Clause 7. — (Removal of Hardships.)

Part of Orders of the Day — National Health Service (Amendment) Bill – in the House of Commons at 12:00 am on 9th December 1949.

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Photo of Mr Somerville Hastings Mr Somerville Hastings , Barking 12:00 am, 9th December 1949

I should like to make a humble but very sincere protest against the principle involved in this new Clause. I have always looked upon the National Health Service Act as perhaps the best piece of legislation carried out by the present Government. It is based on that great Socialist principle—to each according to his need. When the scheme first came into operation, there were many old people who did not appreciate the profundity of that great principle. They inquired whether, if they had never paid insurance contributions, they had any right to take advantage of it. Are we going to replace that great Socialist principle "Each according to his need" by "Each according to his shilling "?

I have discussed the question of abuse with very many doctors, both before and after the proposal to charge for medicine was put forward. I found that perhaps a little more than half of the doctors with whom I have discussed the matter agreed that there was some abuse. With a new service, people like to try it out, and there may have been some abuse. But, when I have tried to analyse the replies of the doctors who said there was abuse and those who said there was none, I found that, without exception, the doctors who agreed that there was any considerable abuse were the doctors who were opposed to the scheme from the start, who did not want a universal Health Service but who wanted the well-to-do to be compelled to pay for it directly. Undoubtedly, there may have been some abuse in the past. There always will be neurotic people who go to the doctor more often than they need, but I would like to ask the Minister whether he supposes that these neurotic people will be deterred by a shilling, and be robbed of the enjoyment of bad health, and, perhaps, the chief interest in their lives? I suggest that one of the people who will be deterred will be the poor mother with young children, who is over-burdened in any case and who is perfectly ready, unfortunately too ready, with all her preoccupations, to take advantage of any excuse for not bringing her children to the doctor at the earliest possible moment.

I suggest to the Minister that, so far from these proposals reducing the "cascades of medicine" of which he has talked, they may even increase them. Doctors generally are very concerned about the interests of their patients. They are ready to do anything that is reasonable and possible to serve these interests, and I think a doctor may very reasonably say, "This is a poor patient, who may feel the shilling, and I should be wiser to give him medicine for a month rather than for a fortnight." May not this, in some cases, result in more medicine being ordered, rather than less?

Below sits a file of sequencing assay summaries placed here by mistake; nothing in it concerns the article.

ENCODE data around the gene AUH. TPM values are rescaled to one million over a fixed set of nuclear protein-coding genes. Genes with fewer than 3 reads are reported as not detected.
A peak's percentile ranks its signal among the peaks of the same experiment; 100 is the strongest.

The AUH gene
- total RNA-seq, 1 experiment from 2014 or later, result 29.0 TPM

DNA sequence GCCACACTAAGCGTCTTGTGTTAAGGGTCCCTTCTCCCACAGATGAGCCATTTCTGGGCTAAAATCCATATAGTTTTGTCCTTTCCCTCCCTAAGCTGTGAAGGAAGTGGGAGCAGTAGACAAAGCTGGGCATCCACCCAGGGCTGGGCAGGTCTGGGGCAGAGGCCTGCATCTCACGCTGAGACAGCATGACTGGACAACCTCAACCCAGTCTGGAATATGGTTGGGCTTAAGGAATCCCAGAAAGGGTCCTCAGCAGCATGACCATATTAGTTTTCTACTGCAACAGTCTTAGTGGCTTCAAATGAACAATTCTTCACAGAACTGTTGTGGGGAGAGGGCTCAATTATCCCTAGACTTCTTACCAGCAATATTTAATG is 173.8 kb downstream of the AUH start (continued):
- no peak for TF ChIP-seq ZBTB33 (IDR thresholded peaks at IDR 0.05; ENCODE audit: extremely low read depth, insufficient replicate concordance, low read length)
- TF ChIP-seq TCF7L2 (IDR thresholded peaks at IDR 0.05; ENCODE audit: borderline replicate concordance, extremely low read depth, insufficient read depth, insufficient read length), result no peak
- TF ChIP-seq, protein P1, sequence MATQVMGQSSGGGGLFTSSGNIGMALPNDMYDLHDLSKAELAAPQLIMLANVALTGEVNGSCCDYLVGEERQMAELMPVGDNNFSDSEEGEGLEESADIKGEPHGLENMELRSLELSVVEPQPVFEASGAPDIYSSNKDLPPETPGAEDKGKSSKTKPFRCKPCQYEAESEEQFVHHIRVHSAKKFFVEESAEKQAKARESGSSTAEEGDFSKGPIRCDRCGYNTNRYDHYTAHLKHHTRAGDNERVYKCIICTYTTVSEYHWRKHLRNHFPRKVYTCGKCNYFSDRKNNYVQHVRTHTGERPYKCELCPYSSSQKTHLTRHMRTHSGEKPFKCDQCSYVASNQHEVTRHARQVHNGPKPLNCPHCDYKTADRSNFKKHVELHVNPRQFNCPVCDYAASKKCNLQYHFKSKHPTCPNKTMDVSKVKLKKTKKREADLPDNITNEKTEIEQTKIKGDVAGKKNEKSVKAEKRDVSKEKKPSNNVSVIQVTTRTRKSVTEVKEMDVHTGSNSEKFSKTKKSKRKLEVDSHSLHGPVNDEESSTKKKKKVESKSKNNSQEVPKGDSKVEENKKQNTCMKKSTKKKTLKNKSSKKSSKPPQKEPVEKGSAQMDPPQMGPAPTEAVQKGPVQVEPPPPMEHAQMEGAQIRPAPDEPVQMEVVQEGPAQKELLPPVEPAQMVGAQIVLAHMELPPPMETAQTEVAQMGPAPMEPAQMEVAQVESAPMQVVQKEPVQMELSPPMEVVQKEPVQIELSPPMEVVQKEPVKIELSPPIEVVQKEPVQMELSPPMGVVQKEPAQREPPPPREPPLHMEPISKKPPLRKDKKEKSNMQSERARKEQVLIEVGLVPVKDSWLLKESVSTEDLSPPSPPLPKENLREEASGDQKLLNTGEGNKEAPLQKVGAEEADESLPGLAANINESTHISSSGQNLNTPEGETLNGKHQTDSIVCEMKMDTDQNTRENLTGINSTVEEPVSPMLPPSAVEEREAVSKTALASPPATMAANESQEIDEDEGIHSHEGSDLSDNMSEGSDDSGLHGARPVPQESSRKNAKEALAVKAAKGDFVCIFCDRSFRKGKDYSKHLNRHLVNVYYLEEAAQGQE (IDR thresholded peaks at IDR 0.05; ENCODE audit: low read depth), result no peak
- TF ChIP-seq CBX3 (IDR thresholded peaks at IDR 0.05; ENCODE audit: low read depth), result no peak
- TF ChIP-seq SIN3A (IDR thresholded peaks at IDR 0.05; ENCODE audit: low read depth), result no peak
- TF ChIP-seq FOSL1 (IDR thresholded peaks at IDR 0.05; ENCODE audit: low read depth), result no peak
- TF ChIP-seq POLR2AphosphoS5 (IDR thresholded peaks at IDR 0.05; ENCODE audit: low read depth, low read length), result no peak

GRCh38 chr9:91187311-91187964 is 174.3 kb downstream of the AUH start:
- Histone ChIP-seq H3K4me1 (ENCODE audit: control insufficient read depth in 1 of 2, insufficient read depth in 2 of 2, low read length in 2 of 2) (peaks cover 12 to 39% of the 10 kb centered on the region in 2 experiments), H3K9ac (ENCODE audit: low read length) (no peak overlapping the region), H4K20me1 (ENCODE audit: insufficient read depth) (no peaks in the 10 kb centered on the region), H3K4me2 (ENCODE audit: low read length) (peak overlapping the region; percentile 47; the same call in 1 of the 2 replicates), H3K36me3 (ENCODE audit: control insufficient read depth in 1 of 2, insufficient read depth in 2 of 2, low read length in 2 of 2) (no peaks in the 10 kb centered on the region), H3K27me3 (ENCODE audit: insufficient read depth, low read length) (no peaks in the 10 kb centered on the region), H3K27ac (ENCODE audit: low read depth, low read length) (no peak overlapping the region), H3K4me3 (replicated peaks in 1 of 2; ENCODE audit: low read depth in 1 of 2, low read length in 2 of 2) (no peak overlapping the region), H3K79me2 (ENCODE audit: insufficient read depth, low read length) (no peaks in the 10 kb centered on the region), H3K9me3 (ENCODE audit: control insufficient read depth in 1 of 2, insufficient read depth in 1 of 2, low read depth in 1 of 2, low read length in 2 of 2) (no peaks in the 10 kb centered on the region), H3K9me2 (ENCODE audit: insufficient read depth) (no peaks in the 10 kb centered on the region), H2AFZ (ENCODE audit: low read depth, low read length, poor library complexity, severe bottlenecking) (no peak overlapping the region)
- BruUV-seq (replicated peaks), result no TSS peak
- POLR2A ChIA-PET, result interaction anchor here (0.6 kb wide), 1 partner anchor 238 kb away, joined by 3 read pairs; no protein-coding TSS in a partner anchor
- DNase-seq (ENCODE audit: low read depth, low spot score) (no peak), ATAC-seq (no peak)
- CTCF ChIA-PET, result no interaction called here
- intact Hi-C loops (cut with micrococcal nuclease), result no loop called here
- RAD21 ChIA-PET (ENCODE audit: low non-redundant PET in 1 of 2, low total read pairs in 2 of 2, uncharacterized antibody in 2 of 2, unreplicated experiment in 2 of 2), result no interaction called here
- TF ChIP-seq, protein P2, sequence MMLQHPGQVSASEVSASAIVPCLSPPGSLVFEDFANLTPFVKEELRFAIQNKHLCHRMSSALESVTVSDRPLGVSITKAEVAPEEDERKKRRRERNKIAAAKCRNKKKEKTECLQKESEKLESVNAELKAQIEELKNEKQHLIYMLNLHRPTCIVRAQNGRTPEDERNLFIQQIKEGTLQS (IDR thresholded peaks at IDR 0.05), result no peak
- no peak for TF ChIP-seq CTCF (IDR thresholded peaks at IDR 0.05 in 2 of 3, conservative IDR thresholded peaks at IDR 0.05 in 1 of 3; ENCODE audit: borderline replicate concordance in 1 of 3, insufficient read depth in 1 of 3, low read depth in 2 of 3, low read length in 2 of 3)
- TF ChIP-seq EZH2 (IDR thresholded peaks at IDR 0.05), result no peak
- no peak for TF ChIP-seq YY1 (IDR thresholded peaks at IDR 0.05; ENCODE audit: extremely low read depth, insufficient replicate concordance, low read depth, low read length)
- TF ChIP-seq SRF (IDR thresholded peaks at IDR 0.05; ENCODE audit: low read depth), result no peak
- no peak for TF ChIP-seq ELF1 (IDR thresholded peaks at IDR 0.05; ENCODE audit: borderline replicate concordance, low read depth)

I have felt, and many have felt, that a great advantage of a free and universal service was that the doctors should get hold of illness earlier than they otherwise would do, for it is true to say, in medicinal treatment perhaps more than anything else, that the stitch in time saves nine. This has always been true, but it is infinitely truer today since so many bacteriocidal new drugs have been introduced.

Let us take the case of a child with ear-ache. The doctor orders penicillin, sulphonamide or one of these drugs, and the trouble clears up rapidly. If the child is not taken to the doctor at once, he would probably get a perforated drum, and that perforation might become permanent for life, or mastoid disease might develop. We do want to get the cases early. The same thing applies to cancer. Where it can be recognised early, the results of treatment of cancer are astound-ingly good. What the profession wants to know are the early symptoms of the disease so that we can get the condition under treatment before it becomes so obvious that it can be a real inconvenience to the patient. I had hoped particularly that this great service would help the whole profession to recognise disease earlier, and I look upon this proposal to put any obstacle in the way of the earliest possible appeal to the doctor as entirely retrograde.

The Minister interrupted my hon. Friend and very rightly pointed out that not a few doctors are inclined to order proprietary medicines when perhaps a cheaper medicine, identical in character but with a different name, would do just as well. I am certain that this is true. The public do not understand how busy the drug houses are in sending round their travellers to doctors. They give liberal samples, and the doctors try these proprietary medicines on one or two of their patients; if they succeed, they go on ordering them, although there is an equivalent in the British Pharmacopoeia which can be prescribed at a quarter of the price. I suggest to the Minister that if he would get busy giving the doctors lists of equivalent drugs and asking them to supply them to their patients, he would save the necessary money and also the good name of this great scheme, as the author of which he will go down to history.